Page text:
Advisory warns businesses of risks in northwest China

Uyghur women work in a clothing factory in Hotan County in the Xinjiang province, April 27, 2019. Photo by Azamat Imanaliev
Uyghur women work in a clothing factory in Hotan County in the Xinjiang province, April 27, 2019. Photo by Azamat Imanaliev

By Bob Viglietta

On July 1, the Department of State and the Departments of the Treasury, Commerce, and Homeland Security (DHS) issued the Xinjiang Supply Chain Business Advisory as part of the U.S. government’s strategy to promote accountability for human rights abuses in northwest China.  

The advisory highlights the risks for businesses with supply chain links to entities engaged in forced labor and other abuses in the northwest province of Xinjiang and throughout the People’s Republic of China (PRC).

Since at least 2017, PRC has detained more than 1million Uyghurs, ethnic Kazakhs, ethnic Kyrgyz, and members of other Muslim minority groups in internment camps designed to eradicate detainees’ cultural and religious identities for indefinite periods, to indoctrinate them with Chinese Communist Party ideology.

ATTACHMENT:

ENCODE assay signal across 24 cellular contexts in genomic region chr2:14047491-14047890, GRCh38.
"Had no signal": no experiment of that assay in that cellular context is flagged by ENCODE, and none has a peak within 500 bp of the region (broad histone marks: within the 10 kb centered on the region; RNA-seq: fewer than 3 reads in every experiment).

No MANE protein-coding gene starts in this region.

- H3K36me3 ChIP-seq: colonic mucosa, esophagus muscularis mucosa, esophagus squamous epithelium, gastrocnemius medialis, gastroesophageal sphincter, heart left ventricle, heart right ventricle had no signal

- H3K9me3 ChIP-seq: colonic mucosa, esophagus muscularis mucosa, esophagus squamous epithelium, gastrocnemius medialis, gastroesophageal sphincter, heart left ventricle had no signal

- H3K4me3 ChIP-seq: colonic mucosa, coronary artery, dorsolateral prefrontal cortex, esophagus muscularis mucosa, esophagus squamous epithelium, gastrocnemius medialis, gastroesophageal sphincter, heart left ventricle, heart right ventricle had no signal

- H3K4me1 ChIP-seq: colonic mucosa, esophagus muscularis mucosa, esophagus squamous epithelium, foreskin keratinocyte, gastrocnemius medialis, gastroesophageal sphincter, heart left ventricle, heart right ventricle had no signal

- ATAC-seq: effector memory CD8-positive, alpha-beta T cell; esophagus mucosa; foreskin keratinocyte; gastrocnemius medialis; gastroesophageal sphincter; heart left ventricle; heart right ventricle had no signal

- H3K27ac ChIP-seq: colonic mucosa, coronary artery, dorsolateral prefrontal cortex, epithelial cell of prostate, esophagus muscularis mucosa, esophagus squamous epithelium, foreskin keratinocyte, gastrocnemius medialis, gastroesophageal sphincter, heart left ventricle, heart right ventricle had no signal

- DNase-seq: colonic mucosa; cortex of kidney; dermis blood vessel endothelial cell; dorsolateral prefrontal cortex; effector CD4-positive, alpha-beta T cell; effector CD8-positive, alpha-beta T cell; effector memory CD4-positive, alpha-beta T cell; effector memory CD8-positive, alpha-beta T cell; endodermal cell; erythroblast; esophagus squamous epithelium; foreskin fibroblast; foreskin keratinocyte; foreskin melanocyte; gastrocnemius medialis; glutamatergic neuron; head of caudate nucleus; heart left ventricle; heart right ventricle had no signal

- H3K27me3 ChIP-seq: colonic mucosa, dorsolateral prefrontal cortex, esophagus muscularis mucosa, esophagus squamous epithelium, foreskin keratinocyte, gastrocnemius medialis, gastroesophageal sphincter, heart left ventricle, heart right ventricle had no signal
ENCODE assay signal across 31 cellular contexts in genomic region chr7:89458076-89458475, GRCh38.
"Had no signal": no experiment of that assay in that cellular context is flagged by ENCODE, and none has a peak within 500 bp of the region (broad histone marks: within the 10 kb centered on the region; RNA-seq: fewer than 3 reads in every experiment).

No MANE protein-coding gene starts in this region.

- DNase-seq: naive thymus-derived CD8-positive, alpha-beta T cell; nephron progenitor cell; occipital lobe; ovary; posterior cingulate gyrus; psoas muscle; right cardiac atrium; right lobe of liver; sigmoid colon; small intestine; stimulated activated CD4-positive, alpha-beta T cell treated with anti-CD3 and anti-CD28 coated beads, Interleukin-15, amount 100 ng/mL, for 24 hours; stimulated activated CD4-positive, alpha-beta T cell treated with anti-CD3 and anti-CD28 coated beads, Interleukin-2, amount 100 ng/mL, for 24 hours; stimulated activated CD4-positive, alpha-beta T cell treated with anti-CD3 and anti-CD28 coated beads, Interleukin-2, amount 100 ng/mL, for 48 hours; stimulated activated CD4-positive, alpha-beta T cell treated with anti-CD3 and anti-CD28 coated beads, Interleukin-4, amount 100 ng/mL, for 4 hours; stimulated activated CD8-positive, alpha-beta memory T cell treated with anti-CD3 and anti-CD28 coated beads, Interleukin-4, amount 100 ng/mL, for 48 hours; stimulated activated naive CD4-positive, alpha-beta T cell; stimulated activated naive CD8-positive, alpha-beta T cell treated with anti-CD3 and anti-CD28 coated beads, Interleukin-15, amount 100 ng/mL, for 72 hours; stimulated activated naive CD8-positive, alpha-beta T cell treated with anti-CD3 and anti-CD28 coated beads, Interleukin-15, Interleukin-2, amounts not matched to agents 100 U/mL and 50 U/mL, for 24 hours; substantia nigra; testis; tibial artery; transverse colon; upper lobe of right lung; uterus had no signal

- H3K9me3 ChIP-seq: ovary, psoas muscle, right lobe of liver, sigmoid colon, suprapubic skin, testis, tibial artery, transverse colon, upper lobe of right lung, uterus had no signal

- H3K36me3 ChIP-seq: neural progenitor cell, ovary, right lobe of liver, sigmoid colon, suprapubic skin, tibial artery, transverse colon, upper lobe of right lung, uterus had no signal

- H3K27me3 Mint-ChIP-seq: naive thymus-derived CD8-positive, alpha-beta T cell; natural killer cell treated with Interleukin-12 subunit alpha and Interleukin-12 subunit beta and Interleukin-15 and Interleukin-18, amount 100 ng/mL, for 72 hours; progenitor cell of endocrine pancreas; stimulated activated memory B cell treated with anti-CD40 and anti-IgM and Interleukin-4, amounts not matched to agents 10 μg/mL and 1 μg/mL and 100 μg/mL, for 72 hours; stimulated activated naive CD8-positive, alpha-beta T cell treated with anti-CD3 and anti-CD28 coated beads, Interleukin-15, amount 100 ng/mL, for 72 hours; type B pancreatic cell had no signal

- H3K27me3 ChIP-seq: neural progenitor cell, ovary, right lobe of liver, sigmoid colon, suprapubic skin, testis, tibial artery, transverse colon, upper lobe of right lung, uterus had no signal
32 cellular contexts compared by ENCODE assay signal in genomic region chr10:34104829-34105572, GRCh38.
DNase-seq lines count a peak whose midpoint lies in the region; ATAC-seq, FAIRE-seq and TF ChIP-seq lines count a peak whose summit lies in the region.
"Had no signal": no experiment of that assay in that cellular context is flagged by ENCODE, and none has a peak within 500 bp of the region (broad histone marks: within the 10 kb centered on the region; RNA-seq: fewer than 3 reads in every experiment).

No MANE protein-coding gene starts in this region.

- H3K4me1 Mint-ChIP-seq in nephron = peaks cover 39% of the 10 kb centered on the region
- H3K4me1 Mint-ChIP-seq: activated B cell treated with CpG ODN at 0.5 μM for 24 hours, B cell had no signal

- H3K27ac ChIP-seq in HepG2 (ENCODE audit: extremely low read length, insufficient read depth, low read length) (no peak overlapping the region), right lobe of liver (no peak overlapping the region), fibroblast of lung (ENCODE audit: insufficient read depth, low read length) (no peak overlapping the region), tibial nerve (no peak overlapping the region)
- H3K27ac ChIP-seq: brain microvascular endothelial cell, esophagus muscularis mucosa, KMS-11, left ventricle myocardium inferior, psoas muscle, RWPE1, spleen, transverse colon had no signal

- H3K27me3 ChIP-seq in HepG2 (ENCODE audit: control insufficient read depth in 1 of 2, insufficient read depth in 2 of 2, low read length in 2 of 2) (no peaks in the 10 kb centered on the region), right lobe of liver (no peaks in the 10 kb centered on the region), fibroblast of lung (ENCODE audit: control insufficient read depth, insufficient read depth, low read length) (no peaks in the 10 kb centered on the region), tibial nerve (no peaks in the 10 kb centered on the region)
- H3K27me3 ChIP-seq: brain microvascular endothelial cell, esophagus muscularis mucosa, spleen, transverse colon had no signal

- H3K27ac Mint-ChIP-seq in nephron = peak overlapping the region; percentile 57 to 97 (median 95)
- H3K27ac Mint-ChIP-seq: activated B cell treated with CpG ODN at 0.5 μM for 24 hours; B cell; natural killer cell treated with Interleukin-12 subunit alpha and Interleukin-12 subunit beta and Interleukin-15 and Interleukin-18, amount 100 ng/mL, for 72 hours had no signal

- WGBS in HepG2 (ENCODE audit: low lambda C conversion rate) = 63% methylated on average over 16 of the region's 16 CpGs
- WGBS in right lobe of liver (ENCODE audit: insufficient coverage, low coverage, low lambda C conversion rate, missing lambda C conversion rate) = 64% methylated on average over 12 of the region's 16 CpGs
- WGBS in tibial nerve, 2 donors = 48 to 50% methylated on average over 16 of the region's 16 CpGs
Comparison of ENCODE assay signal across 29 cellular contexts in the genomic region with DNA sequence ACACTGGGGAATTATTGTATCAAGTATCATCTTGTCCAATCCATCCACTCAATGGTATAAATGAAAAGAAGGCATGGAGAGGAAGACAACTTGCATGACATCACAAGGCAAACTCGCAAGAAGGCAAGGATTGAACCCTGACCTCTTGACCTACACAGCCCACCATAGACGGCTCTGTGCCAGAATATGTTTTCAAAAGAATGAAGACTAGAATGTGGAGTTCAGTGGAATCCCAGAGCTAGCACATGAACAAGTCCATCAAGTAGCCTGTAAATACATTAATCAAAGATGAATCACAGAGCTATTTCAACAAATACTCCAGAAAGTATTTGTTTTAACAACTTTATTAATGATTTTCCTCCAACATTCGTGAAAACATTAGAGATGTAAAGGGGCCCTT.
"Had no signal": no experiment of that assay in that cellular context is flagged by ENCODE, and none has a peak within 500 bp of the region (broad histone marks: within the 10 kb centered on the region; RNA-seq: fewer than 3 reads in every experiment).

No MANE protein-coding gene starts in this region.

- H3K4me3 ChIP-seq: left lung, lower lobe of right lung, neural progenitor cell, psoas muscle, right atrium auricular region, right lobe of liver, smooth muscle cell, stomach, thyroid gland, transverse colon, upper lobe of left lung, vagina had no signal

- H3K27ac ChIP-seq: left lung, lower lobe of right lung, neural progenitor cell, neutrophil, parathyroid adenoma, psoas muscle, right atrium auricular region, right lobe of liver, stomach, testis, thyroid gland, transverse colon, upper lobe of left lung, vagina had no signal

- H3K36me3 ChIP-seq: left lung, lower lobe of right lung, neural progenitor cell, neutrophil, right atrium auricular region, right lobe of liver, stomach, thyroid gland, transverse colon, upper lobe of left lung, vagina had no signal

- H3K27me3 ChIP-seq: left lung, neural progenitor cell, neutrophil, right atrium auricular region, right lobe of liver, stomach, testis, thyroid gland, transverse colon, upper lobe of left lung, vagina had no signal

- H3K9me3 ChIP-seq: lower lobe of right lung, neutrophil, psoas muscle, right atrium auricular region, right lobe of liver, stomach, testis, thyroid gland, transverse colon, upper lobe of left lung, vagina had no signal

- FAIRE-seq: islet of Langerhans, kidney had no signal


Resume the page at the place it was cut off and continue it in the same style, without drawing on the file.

Secretary of State Mike Pompeo calls on businesses to refuse to participate in human rights violations and deals that, in his words, “tighten a regime’s grip of repression.” To further stand up against the PRC’s actions in Xinjiang, the U.S. government deemed it necessary to reach out to the business community. The advisory outlines the risks they open themselves up to by doing business with entities in that region engaged in abuses carried out against members of Muslim minority groups in Xinjiang, many of whom are now in internment camps.

The business advisory’s publication represented months of interagency collaboration, drawing on expertise from across the Department, the Bureaus of Economic and Business Affairs; Democracy, Human Rights, and Labor; and East Asian and Pacific Affairs to interagency partners in the Treasury Department’s Office of Foreign Assets Control, and counterparts at the Department of Commerce, DHS, and the National Security Council.

“By following [the advisory’s] guidance, businesses can be more confident that they are not contributing to human rights abuses in China,” said Under Secretary for Economic Growth, Energy, and the Environment Keith Krach. 

The publication of the advisory stands alongside other actions the U.S. government has taken and continues to take to respond to the PRC’s abuses, including the imposition of financial sanctions, export restrictions, Withhold Release Orders, and visa restrictions against individuals with a leadership role in Xinjiang.

Bob Viglietta is a foreign affairs officer in the Bureau of Economic and Business Affairs’ Office of Economic Sanctions and Policy Implementation.

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